Although this example comes from the clinical domain, and happens to have involved a female pedophile, the issues raised seem relevant to Schmidt's discussion. Schmidt is also on moral high ground, however, in his concern that society not demonize people who are drawn to sexual activity with children. As he perceptively observes, the sexual desires of the pedophile can be a burden that leads to suffering, and people who experience these desires should certainly not be responded to with contempt or discriminated against.

Green's paper addresses somewhat different issues. 

Green argues that pedophilia should rightfully be considered a moral and legal problem but not a psychiatric one. He points out that the age of consent in England, "a nation that for six centuries was already graduating students from Oxford and Cambridge," was 10 until the late nineteenth century. 

Presumably, many people who engaged in sexual activity with children and purchased the services of child prostitutes were well educated. Education, however, seems to be but a modest influence on the moral development of we humans. For example, in the early nineteenth century America, many slaveholders were also quite well educated.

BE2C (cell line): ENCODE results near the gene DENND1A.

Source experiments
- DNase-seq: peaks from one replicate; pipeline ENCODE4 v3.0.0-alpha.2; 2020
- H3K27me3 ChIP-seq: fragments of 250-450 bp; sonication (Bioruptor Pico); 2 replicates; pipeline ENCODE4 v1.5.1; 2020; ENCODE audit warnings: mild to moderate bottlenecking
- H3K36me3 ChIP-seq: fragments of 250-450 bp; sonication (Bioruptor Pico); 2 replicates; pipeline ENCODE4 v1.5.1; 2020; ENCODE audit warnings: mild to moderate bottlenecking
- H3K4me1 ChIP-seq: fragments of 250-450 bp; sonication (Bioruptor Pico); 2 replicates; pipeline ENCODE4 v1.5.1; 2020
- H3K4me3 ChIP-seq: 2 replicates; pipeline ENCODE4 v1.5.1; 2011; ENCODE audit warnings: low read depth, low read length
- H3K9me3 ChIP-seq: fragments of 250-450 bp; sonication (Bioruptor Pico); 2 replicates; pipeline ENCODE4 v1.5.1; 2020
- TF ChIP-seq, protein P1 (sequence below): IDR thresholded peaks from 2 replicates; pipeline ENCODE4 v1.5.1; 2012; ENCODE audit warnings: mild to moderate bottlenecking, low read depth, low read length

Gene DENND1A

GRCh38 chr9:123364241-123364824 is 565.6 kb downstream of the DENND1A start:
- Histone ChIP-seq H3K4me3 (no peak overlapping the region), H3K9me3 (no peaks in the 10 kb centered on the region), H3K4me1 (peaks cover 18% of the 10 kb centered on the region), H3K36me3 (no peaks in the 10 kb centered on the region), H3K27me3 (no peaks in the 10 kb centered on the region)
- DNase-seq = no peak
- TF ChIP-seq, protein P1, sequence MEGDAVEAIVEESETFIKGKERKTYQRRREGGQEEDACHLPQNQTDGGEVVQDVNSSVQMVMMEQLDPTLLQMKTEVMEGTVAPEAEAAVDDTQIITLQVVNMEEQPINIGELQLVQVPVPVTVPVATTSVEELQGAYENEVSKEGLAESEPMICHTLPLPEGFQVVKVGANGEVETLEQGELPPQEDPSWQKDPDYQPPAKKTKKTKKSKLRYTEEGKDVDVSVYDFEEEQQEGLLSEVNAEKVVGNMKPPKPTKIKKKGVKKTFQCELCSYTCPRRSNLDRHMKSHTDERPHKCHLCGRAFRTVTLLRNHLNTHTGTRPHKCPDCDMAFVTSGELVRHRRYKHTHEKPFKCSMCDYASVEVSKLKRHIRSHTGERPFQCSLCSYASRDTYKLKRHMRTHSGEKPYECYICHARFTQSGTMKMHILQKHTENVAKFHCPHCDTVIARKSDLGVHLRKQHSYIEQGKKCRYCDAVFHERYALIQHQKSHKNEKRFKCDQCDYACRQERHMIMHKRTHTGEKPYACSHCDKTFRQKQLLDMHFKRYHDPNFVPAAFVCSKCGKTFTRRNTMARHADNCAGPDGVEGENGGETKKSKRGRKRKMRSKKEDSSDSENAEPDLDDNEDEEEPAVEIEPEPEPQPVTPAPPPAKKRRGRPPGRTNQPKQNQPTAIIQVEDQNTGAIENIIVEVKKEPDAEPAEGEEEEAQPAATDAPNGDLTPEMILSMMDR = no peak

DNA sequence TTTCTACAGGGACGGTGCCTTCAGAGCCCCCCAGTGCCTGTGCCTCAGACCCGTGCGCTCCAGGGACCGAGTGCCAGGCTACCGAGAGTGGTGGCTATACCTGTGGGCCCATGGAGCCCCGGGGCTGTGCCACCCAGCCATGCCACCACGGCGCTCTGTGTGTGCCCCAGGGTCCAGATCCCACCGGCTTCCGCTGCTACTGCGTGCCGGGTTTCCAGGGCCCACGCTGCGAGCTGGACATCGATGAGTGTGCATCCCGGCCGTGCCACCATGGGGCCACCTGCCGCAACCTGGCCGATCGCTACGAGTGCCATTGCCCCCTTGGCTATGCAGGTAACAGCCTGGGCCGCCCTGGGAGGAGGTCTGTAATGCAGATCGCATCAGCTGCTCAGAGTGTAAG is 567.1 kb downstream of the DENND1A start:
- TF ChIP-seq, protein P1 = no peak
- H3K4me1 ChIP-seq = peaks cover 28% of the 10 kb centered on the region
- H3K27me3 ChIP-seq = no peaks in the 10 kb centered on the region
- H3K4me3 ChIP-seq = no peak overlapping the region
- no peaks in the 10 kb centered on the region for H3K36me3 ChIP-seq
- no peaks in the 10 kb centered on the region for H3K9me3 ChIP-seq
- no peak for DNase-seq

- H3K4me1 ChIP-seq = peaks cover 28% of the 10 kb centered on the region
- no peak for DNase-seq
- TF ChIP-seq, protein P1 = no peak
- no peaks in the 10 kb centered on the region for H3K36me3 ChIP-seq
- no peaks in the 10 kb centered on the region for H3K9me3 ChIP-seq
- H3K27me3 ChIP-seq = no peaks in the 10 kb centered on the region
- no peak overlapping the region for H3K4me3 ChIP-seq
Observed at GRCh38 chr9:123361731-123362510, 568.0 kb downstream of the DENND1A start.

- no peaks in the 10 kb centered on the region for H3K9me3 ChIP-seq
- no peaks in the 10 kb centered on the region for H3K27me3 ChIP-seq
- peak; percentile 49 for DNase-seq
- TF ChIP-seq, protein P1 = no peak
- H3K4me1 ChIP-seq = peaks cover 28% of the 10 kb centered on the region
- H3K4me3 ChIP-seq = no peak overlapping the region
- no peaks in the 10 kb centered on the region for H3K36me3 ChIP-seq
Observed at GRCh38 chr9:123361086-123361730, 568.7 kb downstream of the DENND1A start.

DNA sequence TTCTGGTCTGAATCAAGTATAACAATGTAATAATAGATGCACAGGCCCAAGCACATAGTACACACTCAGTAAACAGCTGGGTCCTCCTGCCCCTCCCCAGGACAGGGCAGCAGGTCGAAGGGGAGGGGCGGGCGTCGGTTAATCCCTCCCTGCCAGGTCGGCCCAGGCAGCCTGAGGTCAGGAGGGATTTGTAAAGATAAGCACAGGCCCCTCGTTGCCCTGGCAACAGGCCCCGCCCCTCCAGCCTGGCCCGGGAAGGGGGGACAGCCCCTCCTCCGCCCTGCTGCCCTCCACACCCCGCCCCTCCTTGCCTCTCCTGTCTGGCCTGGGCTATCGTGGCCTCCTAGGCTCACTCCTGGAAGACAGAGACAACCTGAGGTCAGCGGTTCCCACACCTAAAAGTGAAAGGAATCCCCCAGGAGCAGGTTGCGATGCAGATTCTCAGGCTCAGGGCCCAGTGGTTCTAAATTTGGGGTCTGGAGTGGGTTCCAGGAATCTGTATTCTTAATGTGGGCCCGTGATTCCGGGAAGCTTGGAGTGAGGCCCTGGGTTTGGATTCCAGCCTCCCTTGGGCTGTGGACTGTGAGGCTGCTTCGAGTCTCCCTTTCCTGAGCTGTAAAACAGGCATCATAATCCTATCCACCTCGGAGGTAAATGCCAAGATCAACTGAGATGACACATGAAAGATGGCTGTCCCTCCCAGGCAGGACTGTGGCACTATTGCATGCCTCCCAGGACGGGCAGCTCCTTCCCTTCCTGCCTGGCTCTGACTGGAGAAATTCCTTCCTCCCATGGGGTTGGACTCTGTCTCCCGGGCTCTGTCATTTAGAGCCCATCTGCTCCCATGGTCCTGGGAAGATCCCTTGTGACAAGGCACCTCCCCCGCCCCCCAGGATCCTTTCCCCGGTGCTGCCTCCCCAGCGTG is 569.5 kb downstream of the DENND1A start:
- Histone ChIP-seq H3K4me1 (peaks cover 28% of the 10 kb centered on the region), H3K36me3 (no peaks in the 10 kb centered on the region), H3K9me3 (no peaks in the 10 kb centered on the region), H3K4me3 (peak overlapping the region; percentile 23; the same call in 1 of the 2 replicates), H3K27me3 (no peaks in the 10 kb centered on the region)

To return to Green's point, the very notion of childhood as we understand it today has emerged relatively recently. The rights of children, whether to be free of any type of labor exploitation, sexual or otherwise, must be understood in historical context.

There can be little doubt that assessment of much past behavior from the vantage point of the present can lead to a sense of unreality, as if one were Alice in Wonderland. Did people as recently as the nineteenth century actually believe that masturbation produced physical and psychological illness? 

Throughout history, physicians and surgeons have responded to the needs of ill people with well-intentioned interventions. Very frequently these ministrations had little empirical support.